The Latest: California fire damages about 2,000 structures
The Latest on wildfires in the U.S. West (all times local):
OROVILLE, Calif. — California authorities say a wildfire that roared through foothills of the northern Sierra Nevada this week has destroyed or damaged about 2,000 structures, including homes and other buildings.
The damage estimate Thursday follows two days of powerful winds that sent an 8-mile-wide (12.8-kilometer) front of the North Complex fire bearing down on northeastern Butte County.
Cal Fire says there was major damage to communities including Berry Creek and Feather Falls.
Winds have moderated but authorities say more than 22,000 structures are still threatened, including the city of Oroville.
The improved weather is allowing more aggressive firefighting but heavy smoke is hampering use of aircraft.
WILLOWS, Calif. — A wildfire burning since last month in Northern California is now the state’s largest on record.
The California Department of Forestry and Fire Protection says the August Complex has scorched more than 736 square miles (1,906 square kilometers), centered in vast wilderness about 130 miles (209 kilometers) north of San Francisco.
The blaze originated as 37 separate fires in the Mendocino National Forest on Aug. 17, when California was hit by thousands of lightning strikes.
Many of the fires merged and others have since been added, and the complex now covers parts of Glenn, Mendocino, Lake, Tehama and Trinity counties. It has destroyed 26 structures as it consumes chaparral, timber and tall grass.
The state’s second-largest fire is now the Mendocino Complex, which burned more than 717 square miles (1,857 square kilometers) in the same region in 2018.
CASPER, Wyo. — Park officials say a fire in Wyoming near Yellowstone National Park has grown to 5 square miles.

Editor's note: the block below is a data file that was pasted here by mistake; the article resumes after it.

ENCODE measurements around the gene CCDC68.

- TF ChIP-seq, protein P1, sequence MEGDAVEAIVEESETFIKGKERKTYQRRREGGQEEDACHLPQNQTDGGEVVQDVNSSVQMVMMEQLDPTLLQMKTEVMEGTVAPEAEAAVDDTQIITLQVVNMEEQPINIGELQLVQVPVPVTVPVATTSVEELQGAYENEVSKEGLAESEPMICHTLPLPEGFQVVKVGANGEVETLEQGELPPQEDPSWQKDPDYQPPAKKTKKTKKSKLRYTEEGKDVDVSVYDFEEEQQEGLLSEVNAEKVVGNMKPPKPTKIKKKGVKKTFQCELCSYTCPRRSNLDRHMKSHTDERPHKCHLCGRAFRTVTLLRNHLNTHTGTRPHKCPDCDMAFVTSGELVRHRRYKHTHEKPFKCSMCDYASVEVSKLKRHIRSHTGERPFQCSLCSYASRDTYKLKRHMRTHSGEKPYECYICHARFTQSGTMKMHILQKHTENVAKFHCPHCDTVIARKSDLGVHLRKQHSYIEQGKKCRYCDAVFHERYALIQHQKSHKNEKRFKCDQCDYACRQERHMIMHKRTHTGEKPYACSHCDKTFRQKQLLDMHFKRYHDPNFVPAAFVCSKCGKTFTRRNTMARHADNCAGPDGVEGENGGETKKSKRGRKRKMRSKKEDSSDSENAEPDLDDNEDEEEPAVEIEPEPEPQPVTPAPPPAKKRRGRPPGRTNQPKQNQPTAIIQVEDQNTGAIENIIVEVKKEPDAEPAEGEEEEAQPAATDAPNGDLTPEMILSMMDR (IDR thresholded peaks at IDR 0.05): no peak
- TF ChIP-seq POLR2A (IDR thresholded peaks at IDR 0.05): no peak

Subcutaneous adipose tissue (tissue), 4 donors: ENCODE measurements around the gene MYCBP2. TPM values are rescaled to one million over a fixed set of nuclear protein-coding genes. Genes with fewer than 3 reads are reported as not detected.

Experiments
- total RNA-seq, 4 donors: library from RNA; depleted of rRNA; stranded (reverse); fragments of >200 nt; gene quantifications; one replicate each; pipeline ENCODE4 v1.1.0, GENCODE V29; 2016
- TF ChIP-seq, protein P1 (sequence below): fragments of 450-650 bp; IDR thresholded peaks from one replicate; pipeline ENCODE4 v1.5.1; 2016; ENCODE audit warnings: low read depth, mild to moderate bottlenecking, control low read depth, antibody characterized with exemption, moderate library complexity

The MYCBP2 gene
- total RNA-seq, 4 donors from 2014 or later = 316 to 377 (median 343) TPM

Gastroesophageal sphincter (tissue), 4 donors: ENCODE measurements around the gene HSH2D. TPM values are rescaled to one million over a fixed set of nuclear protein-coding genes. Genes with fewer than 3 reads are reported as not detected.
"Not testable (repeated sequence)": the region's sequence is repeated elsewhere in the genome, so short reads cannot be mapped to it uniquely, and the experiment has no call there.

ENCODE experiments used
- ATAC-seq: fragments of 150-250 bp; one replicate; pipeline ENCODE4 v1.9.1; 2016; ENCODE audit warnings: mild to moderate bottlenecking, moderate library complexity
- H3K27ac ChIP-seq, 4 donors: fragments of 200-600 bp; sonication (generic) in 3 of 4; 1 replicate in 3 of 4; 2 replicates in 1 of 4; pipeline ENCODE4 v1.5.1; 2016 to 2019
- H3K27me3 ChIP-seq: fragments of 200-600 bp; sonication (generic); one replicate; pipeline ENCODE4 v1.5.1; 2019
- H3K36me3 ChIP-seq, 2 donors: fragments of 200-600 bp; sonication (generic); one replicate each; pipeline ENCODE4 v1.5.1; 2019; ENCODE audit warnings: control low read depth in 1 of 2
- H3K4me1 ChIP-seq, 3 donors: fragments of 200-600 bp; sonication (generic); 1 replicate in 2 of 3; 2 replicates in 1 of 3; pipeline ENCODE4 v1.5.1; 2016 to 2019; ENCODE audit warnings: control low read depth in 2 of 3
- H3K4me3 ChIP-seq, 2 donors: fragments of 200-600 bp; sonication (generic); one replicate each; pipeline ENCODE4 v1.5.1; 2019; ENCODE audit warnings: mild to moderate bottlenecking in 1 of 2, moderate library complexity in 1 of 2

The national park said in a statement Wednesday that hard frosts at night have killed plants and trees, which will aid the fire’s growth.
The so-called Lone Star Fire started on Aug. 22. Officials say it is expected to be contained by Oct. 30.
Firefighters are cutting down trees and heavy vegetation in the area to protect power lines, historic buildings and communication equipment.
SPOKANE, Wash. — The parents of a 1-year-old boy who died in a northern Washington state wildfire remained in critical condition Thursday in a Seattle hospital.
Okanogan County Sheriff Tony Hawley said the boy died after his family was apparently overrun by flames while trying to flee the giant Cold Springs Fire this week.
It was the state’s first death of this wildfire season.
Gov. Jay Inslee said Thursday that he and his wife were heartbroken to hear about the child’s death.
Hawly said the family from the Seattle suburb of Renton was discovered by searchers Wednesday morning along the banks of the Columbia River. He said all were badly burned and the child was dead.
Hawley said the parents Jacob Hyland, 31, and Jamie Hyland, 26, were flown to Harborview Medical Center in Seattle for treatment of third-degree burns.
The hospital listed them in critical condition and in intensive care on Thursday. According to a GoFundMe page set up for the family, Jamie Hyland is pregnant.